The economy would now fall under his feet because of the wealth of this man simply unthinkable.
Musa I, the gold emperor in the Empire of Mali ruled from 1312 to 1337. It is believed that he possessed $ 400 billion. He was so incredibly rich that when he was on a pilgrimage to Mecca, he shared his gold to everyone he encountered along the way and thereby inadvertently destroyed the local economy. There are many legends about “golden cities” and extremely rich civilizations throughout history, but this one is actually true and not a tale. For less than four hundred years, from 1230 until 1600, the empire of Mali in West Africa became the dominant cultural power in every way.
The gold from Mali comes from three large gold mines in Bambuk, Galam and Boure, which were annexed to the empire in the beginning stage in the conquest. With the help of these 3 mines, Mali provided more than half of the gold for whole Africa, Asia and Europe in the fourteenth century. This made Mali the largest African empire in history. The previous emperor disappeared trying to travel the world by a boat, so his crown was given to Musa. He then became known as the most powerful ruler in the history of Mali and represented a golden age of this empire.
A dedicated Muslim, Musa was a leading ruler of the richest nations in the world in 1324, when he finally decided to travel to the holy Mecca. In a period of two years, Musa was on an indescribable “luxury” pilgrimage. It is estimated that he had 500 personal guards, over a hundred gold laden elephants, as well as several hundred camels laden with food supplies. Some say that he was escorted by 12,000 slaves, and that the total number of people amounted to 60,000.
According to the Arab historian named Ibn Khaldun, Musa was generous on his pilgrimage. Khaldun said: “He gave everyone he met charity in the form is a rare food and treats.” Also, he claimed that Musa wore “eighty loads of gold”, which was a total of 12,000 kilograms of gold. With the present calculations this amounted to 566 million dollars, which he took with them on his way. Many historians and writers throughout history recorded stories about Musa’s generosity, and although the real amount of gold is still debatable, it is known that the gold in Arabia and Egypt lost most of the value over the twelve years after the journey.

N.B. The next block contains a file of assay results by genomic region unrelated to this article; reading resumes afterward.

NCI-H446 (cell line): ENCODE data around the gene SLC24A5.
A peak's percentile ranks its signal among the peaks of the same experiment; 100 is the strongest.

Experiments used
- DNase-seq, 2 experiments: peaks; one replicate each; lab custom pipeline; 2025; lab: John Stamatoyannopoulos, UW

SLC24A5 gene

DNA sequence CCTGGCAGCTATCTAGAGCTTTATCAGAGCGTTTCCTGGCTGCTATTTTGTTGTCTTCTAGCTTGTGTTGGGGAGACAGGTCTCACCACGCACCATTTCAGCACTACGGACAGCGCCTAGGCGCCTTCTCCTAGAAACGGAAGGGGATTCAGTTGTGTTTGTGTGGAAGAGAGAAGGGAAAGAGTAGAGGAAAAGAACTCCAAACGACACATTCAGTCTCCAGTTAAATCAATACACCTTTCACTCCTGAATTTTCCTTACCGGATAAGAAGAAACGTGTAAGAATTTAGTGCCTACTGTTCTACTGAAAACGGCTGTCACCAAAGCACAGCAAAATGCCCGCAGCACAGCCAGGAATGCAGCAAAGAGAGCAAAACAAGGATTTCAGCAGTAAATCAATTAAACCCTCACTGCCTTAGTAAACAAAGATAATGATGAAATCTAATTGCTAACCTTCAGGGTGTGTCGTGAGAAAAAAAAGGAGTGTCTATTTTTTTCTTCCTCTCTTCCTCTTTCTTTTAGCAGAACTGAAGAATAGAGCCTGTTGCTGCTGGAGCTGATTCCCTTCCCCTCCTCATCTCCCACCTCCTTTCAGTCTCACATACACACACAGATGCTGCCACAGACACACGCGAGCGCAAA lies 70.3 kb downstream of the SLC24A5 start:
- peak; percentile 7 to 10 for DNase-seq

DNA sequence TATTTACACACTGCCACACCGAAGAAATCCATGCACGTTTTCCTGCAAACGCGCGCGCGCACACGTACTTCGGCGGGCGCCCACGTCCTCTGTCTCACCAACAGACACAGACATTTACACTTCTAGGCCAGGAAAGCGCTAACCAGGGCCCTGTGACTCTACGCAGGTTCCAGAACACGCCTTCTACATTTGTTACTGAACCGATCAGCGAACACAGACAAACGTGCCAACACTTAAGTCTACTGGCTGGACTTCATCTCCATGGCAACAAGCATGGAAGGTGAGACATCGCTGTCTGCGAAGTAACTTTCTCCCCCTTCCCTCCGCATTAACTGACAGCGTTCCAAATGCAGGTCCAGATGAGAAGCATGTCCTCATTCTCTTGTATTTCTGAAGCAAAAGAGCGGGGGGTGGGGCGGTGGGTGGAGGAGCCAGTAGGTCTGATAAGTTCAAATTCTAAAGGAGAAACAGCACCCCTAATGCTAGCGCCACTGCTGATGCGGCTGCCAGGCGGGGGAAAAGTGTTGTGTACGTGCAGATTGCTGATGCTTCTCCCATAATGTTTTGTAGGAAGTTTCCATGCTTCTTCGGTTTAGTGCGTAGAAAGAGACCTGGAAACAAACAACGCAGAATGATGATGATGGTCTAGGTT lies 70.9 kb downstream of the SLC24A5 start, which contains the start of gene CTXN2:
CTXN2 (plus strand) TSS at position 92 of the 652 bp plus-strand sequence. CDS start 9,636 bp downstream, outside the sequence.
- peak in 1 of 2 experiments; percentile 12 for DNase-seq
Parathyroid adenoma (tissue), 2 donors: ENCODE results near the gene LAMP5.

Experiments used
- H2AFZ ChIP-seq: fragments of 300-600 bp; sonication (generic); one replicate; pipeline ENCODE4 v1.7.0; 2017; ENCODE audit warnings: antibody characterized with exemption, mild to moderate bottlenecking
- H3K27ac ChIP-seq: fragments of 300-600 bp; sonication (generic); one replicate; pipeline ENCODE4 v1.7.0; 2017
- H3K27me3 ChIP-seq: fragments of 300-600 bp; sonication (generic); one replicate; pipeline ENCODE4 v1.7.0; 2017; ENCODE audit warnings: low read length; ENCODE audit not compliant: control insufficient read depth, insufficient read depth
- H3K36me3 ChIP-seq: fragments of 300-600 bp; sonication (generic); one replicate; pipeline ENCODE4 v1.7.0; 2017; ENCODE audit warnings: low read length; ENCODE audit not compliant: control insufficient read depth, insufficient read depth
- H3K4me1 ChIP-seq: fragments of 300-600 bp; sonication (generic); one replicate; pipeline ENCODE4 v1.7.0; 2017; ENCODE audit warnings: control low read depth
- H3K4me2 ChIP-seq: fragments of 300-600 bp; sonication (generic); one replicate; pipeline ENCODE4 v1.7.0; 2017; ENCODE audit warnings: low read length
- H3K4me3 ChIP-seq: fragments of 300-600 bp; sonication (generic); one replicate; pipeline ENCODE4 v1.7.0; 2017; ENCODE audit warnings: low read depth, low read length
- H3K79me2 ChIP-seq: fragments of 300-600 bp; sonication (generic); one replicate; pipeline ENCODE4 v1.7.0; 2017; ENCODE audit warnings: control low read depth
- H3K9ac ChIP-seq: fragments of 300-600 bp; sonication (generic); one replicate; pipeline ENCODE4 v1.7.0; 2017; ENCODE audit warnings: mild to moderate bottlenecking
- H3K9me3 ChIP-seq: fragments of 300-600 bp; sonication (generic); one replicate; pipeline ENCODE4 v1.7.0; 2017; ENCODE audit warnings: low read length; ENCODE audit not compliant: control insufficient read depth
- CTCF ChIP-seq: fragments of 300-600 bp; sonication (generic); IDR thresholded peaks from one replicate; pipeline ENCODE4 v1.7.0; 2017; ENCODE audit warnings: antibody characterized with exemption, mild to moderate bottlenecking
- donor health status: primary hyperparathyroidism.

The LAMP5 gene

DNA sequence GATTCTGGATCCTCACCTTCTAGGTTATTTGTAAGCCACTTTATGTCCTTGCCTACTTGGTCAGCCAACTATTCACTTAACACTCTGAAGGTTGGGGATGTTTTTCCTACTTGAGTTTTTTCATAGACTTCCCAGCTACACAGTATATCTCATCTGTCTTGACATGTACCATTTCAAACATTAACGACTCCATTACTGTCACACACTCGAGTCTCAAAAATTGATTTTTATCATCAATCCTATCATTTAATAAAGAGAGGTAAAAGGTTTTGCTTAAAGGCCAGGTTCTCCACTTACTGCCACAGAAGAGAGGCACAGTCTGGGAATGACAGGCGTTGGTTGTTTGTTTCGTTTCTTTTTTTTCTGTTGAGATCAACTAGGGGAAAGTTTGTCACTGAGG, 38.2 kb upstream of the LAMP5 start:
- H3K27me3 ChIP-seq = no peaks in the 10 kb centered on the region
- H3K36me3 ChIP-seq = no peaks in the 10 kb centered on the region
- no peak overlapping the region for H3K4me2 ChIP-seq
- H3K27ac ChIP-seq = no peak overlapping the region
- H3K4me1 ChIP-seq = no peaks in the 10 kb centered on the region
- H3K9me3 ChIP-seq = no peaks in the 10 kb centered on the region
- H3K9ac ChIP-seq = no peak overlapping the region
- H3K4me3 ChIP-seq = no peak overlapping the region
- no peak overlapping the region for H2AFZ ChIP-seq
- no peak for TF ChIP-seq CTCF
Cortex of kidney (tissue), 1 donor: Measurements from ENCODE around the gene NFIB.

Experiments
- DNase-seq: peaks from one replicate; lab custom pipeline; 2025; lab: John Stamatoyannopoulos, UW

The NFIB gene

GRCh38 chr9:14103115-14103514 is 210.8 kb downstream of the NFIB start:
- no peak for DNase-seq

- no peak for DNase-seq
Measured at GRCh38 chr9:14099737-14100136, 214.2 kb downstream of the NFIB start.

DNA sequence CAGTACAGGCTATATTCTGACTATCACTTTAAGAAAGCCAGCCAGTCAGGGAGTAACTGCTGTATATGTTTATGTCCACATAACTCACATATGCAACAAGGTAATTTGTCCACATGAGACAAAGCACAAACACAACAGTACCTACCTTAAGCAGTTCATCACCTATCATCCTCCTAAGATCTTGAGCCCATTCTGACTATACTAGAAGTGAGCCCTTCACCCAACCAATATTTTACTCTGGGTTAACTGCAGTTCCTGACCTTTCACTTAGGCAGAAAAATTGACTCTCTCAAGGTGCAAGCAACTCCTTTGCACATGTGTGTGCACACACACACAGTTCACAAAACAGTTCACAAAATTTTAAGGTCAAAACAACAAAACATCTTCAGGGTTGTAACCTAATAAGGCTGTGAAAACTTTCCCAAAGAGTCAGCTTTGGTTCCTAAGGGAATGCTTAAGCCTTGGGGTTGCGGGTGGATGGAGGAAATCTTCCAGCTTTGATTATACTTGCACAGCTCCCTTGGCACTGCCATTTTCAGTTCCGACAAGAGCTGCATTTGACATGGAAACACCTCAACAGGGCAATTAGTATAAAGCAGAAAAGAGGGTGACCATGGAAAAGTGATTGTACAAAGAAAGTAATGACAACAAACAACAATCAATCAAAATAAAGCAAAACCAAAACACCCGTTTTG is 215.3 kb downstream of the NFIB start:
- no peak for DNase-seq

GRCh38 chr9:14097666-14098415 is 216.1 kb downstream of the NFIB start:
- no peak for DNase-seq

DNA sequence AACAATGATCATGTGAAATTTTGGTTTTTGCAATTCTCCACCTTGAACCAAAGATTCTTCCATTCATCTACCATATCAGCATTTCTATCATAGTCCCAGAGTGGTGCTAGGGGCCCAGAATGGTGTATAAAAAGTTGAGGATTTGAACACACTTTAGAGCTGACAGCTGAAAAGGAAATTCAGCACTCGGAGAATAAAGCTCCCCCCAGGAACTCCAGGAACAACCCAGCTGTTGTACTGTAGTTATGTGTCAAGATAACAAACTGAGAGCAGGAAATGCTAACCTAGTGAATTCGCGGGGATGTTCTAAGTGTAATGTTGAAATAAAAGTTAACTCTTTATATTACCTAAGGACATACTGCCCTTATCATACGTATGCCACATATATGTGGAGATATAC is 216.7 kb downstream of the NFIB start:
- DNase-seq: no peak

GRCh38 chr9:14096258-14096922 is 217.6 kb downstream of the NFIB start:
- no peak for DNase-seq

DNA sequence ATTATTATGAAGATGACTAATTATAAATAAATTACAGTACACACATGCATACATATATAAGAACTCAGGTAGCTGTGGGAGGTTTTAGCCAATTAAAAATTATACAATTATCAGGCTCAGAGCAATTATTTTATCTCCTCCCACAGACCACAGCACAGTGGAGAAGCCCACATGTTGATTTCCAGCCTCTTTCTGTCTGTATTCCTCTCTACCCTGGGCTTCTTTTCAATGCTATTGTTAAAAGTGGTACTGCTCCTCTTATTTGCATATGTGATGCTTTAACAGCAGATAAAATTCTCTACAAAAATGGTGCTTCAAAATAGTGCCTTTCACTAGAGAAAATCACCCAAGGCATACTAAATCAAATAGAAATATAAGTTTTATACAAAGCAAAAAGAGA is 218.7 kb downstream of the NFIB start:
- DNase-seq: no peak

Stopping by in just one city, the historian Al – Makrizi said that “his entourage continued to buy Ethiopian and Turkish slave girls, singers and clothing, so the rate of golden dinar fell to six dirhams”. So, this meant that Musa was spending so much, that it was only natural that it won’t be worth much. This whole thing about “free money” wasn’t good for the local areas, because the rest of the economy was based on gold. And when the gold ceased to be so valuable, the whole economy has been destroyed. It made Musa the richest man in the way that no one else was. He practically “was so rich that he broke the whole idea of money”.
What Musa subsequently done is still a matter of controversy among the historians. It is believed that on the way back from the pilgrimage through the same areas he saw what he did to the economy and tried to correct it. Apparently, he entrusted the gold back, with a very high interest rate. Musa’s legacy today is huge. His accomplishments include the creation of one of the best libraries and universities in the world in the city of Timbuktu, but only until recently, few people knew the name of this man. Only now, when the world learned the story about him, 700 years after his reign, the richest man ever finally got the attention he deserves.